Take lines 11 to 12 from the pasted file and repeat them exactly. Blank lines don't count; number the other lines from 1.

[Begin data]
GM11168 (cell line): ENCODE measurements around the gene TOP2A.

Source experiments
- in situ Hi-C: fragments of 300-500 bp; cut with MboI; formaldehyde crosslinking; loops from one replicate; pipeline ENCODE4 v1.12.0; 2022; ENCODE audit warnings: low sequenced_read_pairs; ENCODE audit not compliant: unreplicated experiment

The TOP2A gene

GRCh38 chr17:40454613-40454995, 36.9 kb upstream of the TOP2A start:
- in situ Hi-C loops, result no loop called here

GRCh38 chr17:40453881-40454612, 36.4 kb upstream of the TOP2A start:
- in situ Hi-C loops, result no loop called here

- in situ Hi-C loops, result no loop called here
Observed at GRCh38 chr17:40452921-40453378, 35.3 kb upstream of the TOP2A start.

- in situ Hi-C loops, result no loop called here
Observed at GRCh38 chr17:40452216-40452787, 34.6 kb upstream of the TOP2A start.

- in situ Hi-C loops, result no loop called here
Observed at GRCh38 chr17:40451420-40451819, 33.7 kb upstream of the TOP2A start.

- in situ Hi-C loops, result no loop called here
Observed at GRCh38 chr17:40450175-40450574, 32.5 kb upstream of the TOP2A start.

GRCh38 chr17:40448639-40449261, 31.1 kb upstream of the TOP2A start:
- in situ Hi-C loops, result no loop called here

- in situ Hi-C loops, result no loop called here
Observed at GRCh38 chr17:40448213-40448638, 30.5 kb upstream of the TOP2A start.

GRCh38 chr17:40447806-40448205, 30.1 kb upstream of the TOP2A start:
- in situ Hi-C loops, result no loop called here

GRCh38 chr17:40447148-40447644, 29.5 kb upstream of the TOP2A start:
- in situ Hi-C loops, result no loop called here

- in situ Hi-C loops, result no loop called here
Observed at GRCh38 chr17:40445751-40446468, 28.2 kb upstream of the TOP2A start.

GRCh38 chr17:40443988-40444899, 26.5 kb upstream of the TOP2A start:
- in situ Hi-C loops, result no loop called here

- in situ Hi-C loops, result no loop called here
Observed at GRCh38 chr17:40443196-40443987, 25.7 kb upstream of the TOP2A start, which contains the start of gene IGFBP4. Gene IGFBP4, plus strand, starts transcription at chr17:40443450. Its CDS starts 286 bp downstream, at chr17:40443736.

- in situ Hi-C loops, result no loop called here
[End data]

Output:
- in situ Hi-C loops, result no loop called here
Observed at GRCh38 chr17:40452216-40452787, 34.6 kb upstream of the TOP2A start.